As seen on the Daily Report, where you can read the full story:

An Atlanta music streaming service that promotes itself as “the 800-pound gorilla of free hip-hop mixtapes” contends that, when the nation’s largest recording companies sued it for $3 billion last month, they omitted a key detail: that the recording giants had asked Spinrilla to promote and distribute their music.

Spinrilla and founder Jeffery Dylan Copeland also claim in a formal answer to a copyright suit in federal court in Atlanta that they “have been cooperating for years in a variety of ways” with the major recording labels to remove any unauthorized music that might constitute copyright infringement.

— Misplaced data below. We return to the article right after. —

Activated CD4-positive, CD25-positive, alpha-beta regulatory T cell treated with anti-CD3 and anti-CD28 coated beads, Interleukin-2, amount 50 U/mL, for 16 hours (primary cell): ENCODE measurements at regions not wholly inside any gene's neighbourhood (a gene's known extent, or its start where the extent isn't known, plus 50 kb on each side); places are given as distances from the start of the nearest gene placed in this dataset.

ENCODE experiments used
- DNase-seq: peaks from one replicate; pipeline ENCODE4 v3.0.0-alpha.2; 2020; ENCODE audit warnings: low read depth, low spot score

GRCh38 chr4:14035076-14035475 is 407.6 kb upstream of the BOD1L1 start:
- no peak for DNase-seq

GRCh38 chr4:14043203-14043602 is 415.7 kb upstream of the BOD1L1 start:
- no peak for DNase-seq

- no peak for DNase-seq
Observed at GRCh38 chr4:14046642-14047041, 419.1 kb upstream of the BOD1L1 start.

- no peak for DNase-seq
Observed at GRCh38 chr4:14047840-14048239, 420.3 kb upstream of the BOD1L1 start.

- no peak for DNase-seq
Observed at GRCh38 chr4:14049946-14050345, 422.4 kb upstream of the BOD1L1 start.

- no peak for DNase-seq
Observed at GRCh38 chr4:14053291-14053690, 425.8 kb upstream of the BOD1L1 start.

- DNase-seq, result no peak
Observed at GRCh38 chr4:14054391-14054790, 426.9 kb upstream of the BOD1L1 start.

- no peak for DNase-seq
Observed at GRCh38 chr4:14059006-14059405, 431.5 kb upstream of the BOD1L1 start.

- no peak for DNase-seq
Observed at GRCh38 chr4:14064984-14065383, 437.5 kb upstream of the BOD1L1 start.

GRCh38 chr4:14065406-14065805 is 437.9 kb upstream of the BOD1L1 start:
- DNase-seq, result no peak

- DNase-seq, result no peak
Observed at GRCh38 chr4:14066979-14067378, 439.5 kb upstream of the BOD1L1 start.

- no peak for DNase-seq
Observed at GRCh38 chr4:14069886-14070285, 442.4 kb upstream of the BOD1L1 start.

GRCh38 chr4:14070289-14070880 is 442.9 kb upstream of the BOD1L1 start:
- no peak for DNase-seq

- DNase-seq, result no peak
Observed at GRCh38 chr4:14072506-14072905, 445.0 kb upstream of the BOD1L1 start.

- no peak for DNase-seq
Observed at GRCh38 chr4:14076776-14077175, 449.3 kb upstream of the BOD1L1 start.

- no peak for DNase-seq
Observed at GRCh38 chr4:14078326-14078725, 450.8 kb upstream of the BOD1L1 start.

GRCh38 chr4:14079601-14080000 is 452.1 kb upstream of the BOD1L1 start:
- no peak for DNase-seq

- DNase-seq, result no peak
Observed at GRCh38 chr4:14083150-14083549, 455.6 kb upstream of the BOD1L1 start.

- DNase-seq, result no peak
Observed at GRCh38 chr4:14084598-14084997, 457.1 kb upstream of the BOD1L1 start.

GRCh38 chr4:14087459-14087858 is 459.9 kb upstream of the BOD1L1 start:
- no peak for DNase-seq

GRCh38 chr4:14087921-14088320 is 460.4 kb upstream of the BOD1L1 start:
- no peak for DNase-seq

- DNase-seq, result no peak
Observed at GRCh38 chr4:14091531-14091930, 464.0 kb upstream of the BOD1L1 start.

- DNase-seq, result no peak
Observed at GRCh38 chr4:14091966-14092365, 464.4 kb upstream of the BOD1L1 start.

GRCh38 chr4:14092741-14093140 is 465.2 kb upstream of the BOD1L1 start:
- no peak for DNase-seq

In his first public response to the suit, Copeland also claims that, long before it was filed, Spinrilla “voluntarily took multiple precautions” to block unauthorized music from being streamed on its website or via its free mobile app—and did so with the advice and cooperation of the recording companies that are now suing.

“This cooperation can and should continue as it benefits not only the parties to this lawsuit, but more importantly, it benefits independent artists and their millions of fans,” Spinrilla attorneys David Lilenfeld and Kaitlyn Dalton of Atlanta’s Trusted Counsel said in a formal answer to the complaint.

A small but committed group of writers, bloggers and videographers that (mostly) exist and function all over the D.C. Metro area.